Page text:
Geology news

Historical sea level change on the opposite side of the North Sea

At www.lancewadplan.org/Cultural%20atlas/WaddenSea/waddensea.htm we have a nice article on an area of the continent opposite East Anglia, bounded by the Frisian islands, the a few small Danish islands on the seaward side, and North Holland, Friesland, Groningen, Lower Saxony, Schleswig-Holstein and Denmark on the landward side, some 12,500km in extent. The Wadden Sea is basically a tidal flat area bounded by barrier islands with a tendencyh to be covered by sea water during high tides.

Earth's internal heat

At http://geology.com/press-release/earths-internal-heat/ there is a nice three page read on current views regarding the source of earth's internal heat - using temperature measurements from 20,000 boreholes around the world in order to estimate that some 44 trillion watts of heat continually flow out of earth's interior into space. Where does it come from? Half of it comes from radioactive decay, it claims - but what about the other half?

Changing levels of the sea

At http://judithcurry.com/2011/07/12/historic-variations-in-sea-levels-part... is a guest post by Tony Brown at Judith Curry's web site Climate Etc - Brown has his own web site at www.climatereason.com. Basically, there were big changes in sea level at the end of the Ice Age - and a further surge around 8000 years ago. Since that period the sea level has been surprisingly uniform - just a few jumps and plunges at significant points in time (3000BC for example, or towards the end of the 3rd millennium BC).

Dinosaur fishing expedition

At www.sciencedaily.com/releases/2011/07/110712211016.htm ... a paper in Biology Letters July 12th claims researchers from Yale University have found a dinosaur fossil buried just 5 inches below the K-T boundary event, blamed on an asteroid. The geological layer that marks the transition from the Cretaceous to the Tertiary 65 million years ago has become something of an issue.

Land beyond the bounds of Scotland

A paper in Nature Geoscience is featured at www.physorg.com/print229678808.html and has confirmed that the ocean floor off the northern coast of Scotland was at one time as much as a km above the sea - an area of 10,000 square miles NE of Orkney and the Shetlands, currently 2km below sea level. This information comes from geological soundings by oil contractors who mapped the sea bed. Beneath the layer of silt and other debris a lost land, one that had been pushed up by expansion of the mantle (it is conjectured).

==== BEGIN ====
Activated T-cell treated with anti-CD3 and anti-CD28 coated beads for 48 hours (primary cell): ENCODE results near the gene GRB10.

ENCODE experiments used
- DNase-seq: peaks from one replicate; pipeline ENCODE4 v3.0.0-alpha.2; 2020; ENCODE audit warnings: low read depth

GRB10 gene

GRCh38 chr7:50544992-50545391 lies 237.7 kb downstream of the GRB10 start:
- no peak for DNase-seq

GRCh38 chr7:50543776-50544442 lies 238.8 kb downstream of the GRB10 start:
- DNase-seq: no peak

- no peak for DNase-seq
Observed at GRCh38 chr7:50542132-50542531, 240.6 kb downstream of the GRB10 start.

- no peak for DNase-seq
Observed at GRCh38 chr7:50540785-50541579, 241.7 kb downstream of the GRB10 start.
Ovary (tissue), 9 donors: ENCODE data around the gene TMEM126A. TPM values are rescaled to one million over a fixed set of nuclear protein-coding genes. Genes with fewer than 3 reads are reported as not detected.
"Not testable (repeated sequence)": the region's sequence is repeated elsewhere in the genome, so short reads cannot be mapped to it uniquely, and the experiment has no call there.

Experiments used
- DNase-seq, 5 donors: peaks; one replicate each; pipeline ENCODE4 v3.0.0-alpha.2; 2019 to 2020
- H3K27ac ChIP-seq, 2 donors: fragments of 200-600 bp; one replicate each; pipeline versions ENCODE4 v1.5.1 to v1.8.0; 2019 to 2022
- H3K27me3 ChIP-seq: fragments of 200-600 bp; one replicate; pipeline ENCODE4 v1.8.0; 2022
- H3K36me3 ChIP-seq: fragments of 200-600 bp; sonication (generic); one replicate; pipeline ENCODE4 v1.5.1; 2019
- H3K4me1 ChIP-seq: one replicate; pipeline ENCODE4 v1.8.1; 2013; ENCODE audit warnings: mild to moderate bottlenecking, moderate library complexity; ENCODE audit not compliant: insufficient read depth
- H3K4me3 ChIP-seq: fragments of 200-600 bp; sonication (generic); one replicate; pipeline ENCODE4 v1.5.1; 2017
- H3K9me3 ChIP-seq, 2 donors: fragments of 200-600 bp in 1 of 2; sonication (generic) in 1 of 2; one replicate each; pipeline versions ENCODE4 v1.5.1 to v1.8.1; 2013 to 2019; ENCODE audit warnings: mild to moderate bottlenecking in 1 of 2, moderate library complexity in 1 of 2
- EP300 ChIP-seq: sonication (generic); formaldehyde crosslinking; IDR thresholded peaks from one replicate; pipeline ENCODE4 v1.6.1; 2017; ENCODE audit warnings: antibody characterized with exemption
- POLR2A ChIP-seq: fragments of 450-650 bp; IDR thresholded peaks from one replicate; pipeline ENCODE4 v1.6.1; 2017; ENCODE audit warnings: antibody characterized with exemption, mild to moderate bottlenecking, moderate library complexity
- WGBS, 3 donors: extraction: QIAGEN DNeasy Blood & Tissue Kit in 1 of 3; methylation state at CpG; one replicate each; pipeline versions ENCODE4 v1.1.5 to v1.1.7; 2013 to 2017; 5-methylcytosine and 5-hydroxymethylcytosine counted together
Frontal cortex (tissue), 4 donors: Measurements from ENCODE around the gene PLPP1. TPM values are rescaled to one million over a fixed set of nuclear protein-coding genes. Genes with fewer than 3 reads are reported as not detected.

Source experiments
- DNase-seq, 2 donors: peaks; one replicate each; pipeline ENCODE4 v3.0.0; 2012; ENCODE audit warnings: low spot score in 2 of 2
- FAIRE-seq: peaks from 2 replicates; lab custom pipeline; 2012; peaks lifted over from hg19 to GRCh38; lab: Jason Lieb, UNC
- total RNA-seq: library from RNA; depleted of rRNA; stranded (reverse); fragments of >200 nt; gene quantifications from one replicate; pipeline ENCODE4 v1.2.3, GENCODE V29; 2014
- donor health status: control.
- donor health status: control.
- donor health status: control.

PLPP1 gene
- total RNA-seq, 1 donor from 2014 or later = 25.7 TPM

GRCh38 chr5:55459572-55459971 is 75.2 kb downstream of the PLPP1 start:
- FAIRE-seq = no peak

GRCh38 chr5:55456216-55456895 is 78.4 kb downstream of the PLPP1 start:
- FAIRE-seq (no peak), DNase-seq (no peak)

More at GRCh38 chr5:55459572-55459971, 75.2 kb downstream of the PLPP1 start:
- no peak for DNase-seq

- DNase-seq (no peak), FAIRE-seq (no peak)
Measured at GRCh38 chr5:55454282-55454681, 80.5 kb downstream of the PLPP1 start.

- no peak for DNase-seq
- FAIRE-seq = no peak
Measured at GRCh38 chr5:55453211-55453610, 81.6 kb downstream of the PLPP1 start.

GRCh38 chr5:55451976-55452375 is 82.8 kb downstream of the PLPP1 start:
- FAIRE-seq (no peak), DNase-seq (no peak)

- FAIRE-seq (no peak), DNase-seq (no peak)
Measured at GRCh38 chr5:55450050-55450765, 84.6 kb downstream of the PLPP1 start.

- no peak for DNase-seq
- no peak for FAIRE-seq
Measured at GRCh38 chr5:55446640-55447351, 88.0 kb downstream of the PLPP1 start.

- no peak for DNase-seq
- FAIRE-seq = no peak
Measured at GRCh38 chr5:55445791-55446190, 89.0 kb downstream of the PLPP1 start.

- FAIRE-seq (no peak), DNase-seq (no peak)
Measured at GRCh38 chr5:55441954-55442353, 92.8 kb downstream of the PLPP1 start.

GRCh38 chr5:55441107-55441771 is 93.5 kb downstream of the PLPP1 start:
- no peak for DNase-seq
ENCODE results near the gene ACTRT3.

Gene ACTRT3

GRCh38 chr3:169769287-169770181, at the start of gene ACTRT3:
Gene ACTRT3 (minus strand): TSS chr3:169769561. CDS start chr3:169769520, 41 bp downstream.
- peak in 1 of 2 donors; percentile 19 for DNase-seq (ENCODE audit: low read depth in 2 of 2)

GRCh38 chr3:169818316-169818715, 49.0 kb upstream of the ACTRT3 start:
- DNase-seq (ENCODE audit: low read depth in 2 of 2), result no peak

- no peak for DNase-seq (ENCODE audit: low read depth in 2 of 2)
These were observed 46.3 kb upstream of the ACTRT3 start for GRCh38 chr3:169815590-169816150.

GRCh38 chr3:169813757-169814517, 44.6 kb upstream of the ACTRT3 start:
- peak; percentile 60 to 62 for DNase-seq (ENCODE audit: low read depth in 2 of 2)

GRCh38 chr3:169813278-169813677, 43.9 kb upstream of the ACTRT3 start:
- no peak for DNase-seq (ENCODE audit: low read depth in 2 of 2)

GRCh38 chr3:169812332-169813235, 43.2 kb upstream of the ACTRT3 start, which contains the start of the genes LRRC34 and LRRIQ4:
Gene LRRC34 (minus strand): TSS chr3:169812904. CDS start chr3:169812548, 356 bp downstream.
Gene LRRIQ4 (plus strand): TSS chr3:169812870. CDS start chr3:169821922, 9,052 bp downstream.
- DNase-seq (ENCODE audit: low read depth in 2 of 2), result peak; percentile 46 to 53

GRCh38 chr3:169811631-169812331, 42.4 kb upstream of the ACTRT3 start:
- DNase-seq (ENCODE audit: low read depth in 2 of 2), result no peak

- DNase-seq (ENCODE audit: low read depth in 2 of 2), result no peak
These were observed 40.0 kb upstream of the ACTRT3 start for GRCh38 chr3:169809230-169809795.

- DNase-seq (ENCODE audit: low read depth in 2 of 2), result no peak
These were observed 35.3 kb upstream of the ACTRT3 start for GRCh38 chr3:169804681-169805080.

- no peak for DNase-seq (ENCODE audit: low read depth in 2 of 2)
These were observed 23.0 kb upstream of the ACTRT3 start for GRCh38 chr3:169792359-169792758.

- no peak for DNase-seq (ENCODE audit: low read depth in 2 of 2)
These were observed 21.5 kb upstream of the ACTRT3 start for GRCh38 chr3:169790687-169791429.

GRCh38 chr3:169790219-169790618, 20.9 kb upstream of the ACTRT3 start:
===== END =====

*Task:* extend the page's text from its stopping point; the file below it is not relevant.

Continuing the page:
Eocene anomaly and sea floor spreading ... again

This time, a paper in Nature July 7th (see www.physorg.com/print229175772.html ) that claims not just push and pull at plate boundaries are responsible for tectonic events but plumes of hot magma rising up from the deep interior of the earth play a role in plate tectonics - but what might cause such upwellings is something else.

Sea Floor Strips

Musings from the Chiefio, July 4th 2011 (http://chiefio.wordpress.com/2011/07/04/why-does-the-sea-floor-move-in-s... ... EM Smith looks at consensus theory on sea floor spreading, mainly in the Pacific as he lives in California, and finds some apparent anomalies. This is a not a serious study of sea floor spreading but the blog author just playing around with an idea. He therefore does not reach a firm conclusion - merely points out that the sea floor itself may move, in pieces, but not necessarily in a uniformitarian pattern.

Under the sea volcanic activity

An interesting post at http://chiefio.wordpress.com/2011/06/24/megaplumes-and-volcanic-gasses/ is a bit of typical sleuthing by EM Smith, wondering just how much co2 might be produced by under the sea tectonics and volcanic activity. He takes it a stage further by speculating that it might influence the transfer of heat by the ocean circulation system that runs around the globe, an area of research that is poor in comparison with other palaeo-climatic endeavours.

The St Kilda archipelago

BBC News (see www.bbc.co.uk/news/uk-scotland-highlands-islands-13753643?print=true ) on June 17th reported on archaeologists discovering an extensive field system and terraces cut for cultivation on Boreray, a small island in the archipelago. The evidence was covered in turf and soil but is unmistakable - at some point in the past farmers lived on this small outcrop in the Atlantic which today is home just to seabirds. The St Kilda group lie some 41 miles from the Hebrides - and there is deep water between them.

Continents - are they adrift?

At http://davidpratt.info/sunken.htm there is a provocative article on continental drift which questions some of the assumptions basic to Plate Tectonics theory. We forget that it is still a theory and assume it is a proven scientific concept - as it is consensus science. Read the article and you might be surprised by what is said. For example, what caused Plate Tectonics to be accepted as mainstream science was the discovery in the 1950s and 1960s of a series of magnetic stripes in the rocks on the seabed of the Atlantic Ocean.